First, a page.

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This Week in Construction Law: May 2 – 6, 2022

In Ontario news, more than 21,000 residential construction workers in the province went on strike on May 2 after the expiration of their last round of three-year contracts on April 30, including the members of Labourers’ International Union of North America (LiUNA) Local 183, representing framers, concrete formers, and flooring installers, as well as the International Union of Operating Engineers (IUOE) Local 793, representing crane- and heavy-equipment operators. Compensation levels in light of recent inflation and cost of living increases, especially housing, were critical to the failure of negotiations over a new contract – Local 793, for example, was offered a wage increase of approximately 12% over the next three years.

This strike has already forced work stoppages on multiple Ontario construction projects, including Ottawa’s new $334 million central library.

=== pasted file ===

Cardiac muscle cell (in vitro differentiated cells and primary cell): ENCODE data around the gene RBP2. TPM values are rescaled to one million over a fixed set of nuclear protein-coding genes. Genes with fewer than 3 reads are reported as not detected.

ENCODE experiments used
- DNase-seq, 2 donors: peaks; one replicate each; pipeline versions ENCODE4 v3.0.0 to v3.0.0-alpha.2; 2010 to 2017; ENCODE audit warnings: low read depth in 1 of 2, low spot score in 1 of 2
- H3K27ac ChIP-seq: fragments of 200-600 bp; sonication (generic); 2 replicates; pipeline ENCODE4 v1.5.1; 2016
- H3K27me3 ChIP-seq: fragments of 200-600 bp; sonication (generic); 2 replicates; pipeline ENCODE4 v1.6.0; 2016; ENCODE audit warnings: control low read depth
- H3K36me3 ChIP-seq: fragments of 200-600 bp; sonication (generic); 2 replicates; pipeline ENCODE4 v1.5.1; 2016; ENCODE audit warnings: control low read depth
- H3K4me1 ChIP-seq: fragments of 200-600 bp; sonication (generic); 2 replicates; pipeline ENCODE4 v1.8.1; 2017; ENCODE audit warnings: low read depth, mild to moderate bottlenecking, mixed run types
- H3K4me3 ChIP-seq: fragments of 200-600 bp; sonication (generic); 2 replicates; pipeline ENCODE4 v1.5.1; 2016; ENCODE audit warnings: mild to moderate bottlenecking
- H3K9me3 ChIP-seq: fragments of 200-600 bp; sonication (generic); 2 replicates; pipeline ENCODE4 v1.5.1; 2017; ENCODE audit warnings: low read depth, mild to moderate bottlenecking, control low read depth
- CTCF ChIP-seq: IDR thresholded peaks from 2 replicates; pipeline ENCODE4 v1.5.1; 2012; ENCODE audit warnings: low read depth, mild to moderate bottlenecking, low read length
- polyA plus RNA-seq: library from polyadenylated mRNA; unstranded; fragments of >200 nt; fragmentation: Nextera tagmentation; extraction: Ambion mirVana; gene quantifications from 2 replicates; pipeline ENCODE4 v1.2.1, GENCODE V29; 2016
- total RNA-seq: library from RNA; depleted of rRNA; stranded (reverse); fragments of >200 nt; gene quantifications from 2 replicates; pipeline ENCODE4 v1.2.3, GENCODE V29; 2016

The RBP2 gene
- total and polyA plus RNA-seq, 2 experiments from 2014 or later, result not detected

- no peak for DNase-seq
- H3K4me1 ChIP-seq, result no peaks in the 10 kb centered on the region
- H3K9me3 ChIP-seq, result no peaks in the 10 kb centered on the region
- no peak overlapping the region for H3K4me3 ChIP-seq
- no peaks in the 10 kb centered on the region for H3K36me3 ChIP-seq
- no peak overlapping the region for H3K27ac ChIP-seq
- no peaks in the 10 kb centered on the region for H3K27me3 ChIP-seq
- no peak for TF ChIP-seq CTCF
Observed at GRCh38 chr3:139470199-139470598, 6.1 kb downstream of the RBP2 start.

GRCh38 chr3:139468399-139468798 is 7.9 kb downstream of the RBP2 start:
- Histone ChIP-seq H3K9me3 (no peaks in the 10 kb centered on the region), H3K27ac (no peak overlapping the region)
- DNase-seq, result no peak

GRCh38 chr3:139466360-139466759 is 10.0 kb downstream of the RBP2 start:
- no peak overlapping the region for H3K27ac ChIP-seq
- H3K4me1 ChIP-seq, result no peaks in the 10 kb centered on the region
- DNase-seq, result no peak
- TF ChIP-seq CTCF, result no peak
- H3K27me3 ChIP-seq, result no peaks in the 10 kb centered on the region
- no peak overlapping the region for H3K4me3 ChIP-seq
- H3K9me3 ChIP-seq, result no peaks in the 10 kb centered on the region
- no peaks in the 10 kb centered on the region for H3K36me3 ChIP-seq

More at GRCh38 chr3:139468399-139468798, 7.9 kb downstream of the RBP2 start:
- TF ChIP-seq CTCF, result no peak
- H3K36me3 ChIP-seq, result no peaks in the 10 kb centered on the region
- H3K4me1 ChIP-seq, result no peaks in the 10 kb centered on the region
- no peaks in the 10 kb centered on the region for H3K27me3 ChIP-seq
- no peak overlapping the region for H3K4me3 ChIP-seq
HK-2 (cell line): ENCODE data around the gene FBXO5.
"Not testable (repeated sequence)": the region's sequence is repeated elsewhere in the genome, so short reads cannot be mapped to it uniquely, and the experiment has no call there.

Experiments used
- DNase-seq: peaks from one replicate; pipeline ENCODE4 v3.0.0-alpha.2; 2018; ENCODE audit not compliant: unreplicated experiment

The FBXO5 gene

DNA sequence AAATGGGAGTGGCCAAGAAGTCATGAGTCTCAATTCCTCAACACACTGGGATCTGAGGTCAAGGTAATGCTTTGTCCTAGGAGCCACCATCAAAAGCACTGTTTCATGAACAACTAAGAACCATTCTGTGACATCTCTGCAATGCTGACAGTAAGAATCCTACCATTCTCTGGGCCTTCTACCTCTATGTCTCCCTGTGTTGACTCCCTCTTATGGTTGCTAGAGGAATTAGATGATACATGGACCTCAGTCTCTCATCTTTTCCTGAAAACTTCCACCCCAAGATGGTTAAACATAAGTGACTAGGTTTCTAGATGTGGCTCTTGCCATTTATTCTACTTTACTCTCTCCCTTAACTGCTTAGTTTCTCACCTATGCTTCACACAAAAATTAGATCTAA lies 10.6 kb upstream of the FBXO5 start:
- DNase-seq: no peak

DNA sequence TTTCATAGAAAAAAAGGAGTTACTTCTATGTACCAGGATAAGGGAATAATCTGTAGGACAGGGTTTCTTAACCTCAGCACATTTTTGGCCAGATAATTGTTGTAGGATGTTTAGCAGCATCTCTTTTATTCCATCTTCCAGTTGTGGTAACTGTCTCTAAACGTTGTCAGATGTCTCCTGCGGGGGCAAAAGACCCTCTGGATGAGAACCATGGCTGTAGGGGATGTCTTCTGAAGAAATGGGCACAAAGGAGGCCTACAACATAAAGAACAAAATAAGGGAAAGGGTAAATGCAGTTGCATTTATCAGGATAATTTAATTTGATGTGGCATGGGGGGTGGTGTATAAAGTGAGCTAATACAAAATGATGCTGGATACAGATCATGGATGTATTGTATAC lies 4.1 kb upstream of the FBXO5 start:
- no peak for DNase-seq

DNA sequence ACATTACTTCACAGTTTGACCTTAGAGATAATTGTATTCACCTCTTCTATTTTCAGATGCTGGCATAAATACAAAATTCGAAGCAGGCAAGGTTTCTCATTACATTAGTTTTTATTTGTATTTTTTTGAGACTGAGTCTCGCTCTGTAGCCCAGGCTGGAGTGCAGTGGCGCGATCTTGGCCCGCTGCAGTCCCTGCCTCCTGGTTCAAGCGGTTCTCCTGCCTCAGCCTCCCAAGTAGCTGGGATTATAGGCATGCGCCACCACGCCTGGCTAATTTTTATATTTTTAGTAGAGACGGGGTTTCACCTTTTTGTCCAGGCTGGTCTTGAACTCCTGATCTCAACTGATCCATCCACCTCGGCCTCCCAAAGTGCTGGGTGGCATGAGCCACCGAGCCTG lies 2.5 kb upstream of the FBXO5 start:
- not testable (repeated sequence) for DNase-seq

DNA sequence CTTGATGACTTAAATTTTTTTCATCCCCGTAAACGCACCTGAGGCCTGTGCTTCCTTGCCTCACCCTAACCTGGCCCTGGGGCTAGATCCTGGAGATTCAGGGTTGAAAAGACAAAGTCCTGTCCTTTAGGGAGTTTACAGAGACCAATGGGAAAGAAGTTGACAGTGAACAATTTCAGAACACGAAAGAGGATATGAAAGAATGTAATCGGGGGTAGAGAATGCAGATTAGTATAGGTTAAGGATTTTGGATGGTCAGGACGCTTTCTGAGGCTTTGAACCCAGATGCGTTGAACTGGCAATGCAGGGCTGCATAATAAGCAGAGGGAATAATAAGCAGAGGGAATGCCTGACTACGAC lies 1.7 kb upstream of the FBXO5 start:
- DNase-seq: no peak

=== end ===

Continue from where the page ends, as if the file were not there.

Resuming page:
On May 9, even more residential construction workers in Ontario are expected to join the ongoing strike after the Carpenter’s District Council of Ontario (CDCO), United Brotherhood of Carpenters and Joiners of America recently announced the failure of contract negotiations. Despite a recommendation by the executive that union members accept the last offer by Ontario builders, 75% of the union’s members voted against it. Ontario carpenters have not joined a strike action in 34 years. At the time of writing, more than 20,000 Ontario plumbers, pipefitters, painters, and drywall tapers have also narrowly rejected proposed contracts, but have not yet announced an intention to join the ongoing strike.

According to Jason Ottey, spokesman for the carpenters’ union, “Inflation is at its all time high. We have a well-documented, and accepted, shortage of housing and a critical shortage of people with the necessary skills to build them. Quite frankly their offer was well short of what would have been acceptable to our members.”

The Ontario Labour Relations Act, which sets the length of trade contracts and the timing of their renegotiation, permits strikes in the residential construction sector in the province to start on May 1 every three years, but mandates their end by June 15, after which time any outstanding disputes are settled through arbitration.

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